If you have been globetrotting for the last say 18 months and are just now returning to Alberta, you might be looking forward to landing in the middle of a provincial election. For when you left at the beginning of 2015, Albertans were subject to a fixed election law “window” that mandated that an election take place between March 1 and May 31, 2016.

Having an election window, rather than a fixed date, was admittedly odd, because it did not remove entirely the potential advantage of the party in power deciding when it was advantageous to go the polls.

Regardless, in the culmination of the strangest six months in Alberta, or possibly any other provincial, political history, Alberta’s 29th General Election was held one year ago tomorrow. Events started six months previously, when the Leader of the Official Opposition, Danielle Smith and half of her Wildrose Caucus folded tent and walked across the floor to join Premier Jim Prentice’s PCs.

However, when the “promised” cabinet positions for Ms. Smith and at least one other did not materialize, the result was distrust of the PCs by Wildrose MLAs. The Tory Backbench did not want the Rosies sitting with them in any event, as they were fierce critics in opposition and regarded as splitters from the conservative family. It was the first of many awkward attempts to Unite the Right.

Donations to the Wildrose coffers plummeted, as the loyal grassroots stewed over the mutiny orchestrated by their now departed leader. Months later, it was revealed that Ms. Smith had actually been losing grip on both her caucus and the Riding Associations, most notably the social conservative parts, who were growing frustrated with Ms. Smith’ libertarianism.

The Wildrose had been leading most opinion polls pretty much continually from the election of Allyson Redford in 2012 (in the first and only fixed window election). But on April 7, 2015, with the Wildrose in chaos, Premier Prentice, without repealing the goofy election window law, sought an early dissolution and we went to the polls last May 5.

Premier Prentice thought he had effectively coopted and then destroyed what was left of the Wildrose. But he did not anticipate the backlash over the budget he had tabled in March, which contained both tax increases and a deficit. Nor did he anticipate the angst over breaking the election law and going to the polls a year early; it was seen as opportunistic to get the election out of the way before the worst of the slump in oil prices was realized.

Further, Premier Prentice did not fully appreciate the ghost of former Premier Allyson Redford and how unpopular she still was. Finally, the PCs overlooked the fresh face of Rachel Notley and the fact that the NDP was organized and financed.

The result: the end of the fourty-four-year Progressive Conservative Dynasty and the birth of what is now the only democratic socialist government in Canada.

The NDP won 40.6% of the vote and 62% of the seats. The combined conservative party vote was 52% (27.8 PC; 24.2 WR) translating into 11% and 24% of the seats respectively. When left wing parties are the victim of the mathematical distortions inherent in the First Past the Post System, their demand is for electoral reform and some form of Proportional Representation.

When right wing parties feel that they have been mistreated by electoral results, their knee jerk rallying cry is “Unite the Right”.
One year later, despite multiple efforts, the right in Alberta is more disunited than ever.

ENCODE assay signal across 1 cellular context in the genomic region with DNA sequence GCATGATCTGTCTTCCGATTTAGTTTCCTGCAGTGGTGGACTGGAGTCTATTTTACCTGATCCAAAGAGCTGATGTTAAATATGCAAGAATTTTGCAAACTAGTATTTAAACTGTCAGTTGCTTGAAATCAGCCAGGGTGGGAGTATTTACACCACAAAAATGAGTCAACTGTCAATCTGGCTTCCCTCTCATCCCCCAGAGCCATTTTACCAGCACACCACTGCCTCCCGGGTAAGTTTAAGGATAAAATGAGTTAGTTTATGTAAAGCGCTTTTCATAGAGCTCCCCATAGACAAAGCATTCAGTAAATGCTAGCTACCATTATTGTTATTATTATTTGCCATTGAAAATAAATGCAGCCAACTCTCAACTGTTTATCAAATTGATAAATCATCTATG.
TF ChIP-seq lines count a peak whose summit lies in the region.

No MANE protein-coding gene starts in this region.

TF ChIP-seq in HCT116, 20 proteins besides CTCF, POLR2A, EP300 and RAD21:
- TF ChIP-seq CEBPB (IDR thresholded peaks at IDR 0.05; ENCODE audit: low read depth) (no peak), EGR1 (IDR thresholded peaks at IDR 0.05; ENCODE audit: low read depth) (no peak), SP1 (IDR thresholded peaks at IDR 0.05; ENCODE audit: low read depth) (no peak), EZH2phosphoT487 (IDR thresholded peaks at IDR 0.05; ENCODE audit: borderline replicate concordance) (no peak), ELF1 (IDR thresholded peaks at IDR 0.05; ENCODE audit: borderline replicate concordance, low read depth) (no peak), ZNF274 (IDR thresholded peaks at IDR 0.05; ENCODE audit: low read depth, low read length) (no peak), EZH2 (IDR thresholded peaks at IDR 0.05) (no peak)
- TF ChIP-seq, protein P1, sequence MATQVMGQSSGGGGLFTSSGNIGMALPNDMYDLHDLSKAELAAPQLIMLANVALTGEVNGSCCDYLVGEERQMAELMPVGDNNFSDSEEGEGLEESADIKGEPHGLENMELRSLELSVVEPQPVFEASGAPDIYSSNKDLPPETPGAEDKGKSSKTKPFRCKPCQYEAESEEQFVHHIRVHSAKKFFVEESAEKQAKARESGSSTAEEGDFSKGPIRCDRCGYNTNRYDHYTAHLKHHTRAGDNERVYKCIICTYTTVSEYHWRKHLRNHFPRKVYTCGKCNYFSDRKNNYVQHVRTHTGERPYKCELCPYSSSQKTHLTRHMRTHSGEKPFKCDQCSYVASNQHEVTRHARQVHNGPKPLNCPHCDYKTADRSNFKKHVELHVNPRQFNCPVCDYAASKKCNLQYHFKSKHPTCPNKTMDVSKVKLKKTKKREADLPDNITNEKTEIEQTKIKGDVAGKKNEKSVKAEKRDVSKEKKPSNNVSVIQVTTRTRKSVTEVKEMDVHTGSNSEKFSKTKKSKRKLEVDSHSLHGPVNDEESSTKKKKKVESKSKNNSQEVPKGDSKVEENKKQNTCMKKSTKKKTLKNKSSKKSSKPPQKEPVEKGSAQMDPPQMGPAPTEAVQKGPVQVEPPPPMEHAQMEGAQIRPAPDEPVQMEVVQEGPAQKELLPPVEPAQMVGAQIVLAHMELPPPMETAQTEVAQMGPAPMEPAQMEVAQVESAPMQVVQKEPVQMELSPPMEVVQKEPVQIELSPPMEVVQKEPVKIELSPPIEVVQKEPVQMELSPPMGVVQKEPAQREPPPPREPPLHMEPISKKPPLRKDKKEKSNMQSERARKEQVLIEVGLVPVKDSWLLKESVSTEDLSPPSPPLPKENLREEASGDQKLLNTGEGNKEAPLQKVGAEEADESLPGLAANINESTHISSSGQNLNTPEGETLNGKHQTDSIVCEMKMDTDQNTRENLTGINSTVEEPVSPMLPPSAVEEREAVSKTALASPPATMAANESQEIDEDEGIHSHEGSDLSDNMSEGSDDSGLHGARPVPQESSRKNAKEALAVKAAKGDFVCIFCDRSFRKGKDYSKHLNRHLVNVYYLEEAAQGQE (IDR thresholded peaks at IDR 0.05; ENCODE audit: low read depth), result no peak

Hostility and mistrust between the parties aside, the conditions precedent for merger are absent. Last May, the PCs got more votes but the Wildrose more seats. They each have a competent leader or interim leader, who thinks he is the one to save conservatism in Alberta.

The Wildrose won the by-election to replace Jim Prentice; the PCs won the recent by-election to replace Manmeet Bhullar, who was tragically killed in a traffic accident. Neither party appears to be going anywhere; neither party leader is particularly interested in a merger.

So if the parties can’t get it together, it falls to concerned conservative citizens. The Alberta Prosperity Fund is a Political Action Committee fronted by former talk radio host, Dave Rutherford. Their mantra is “Uniting to restore the Alberta Advantage”. The PAC lobbied unsuccessfully to run a single “united” candidate in the recent Calgary Greenway by-election, won narrowly by the PCs.

This past weekend,” Alberta Can’t Wait” attracted over 400 concerned conservatives to Red Deer. They list as Ambassadors Preston Manning and former Tory Cabinet Minister Rick Orman. They overwhelmingly resolved not to merge the two small “c” conservative parties but to start a third!!

For his part, Opposition Leader Brian Jean has warned against “outsiders” commandeering the unification process. He prefers a grassroots movement to establish a consolidated conservative coalition. There is even a whisper campaign to take over the nascent Alberta Party, steal its name and depose its leader.

There are all sorts of small grassroots meetings held in local pubs and coffee shops. There is general, but not unanimous, agreement that something must be done. But there is no consensus on what that something might be. It reminds me of Monty Python’s “Life of Brian”, when the Judean People’s Front is so preoccupied in its turf war with the People’s Front of Judea, that neither has any resources to battle their common enemy: the Roman Occupiers.

The multiplicity of uncoordinated initiatives and groups is helping no one, with the possible exception of the governing New Democrats. Alberta is the one place where the left is not calling for proportional representation nor ranked ballots!

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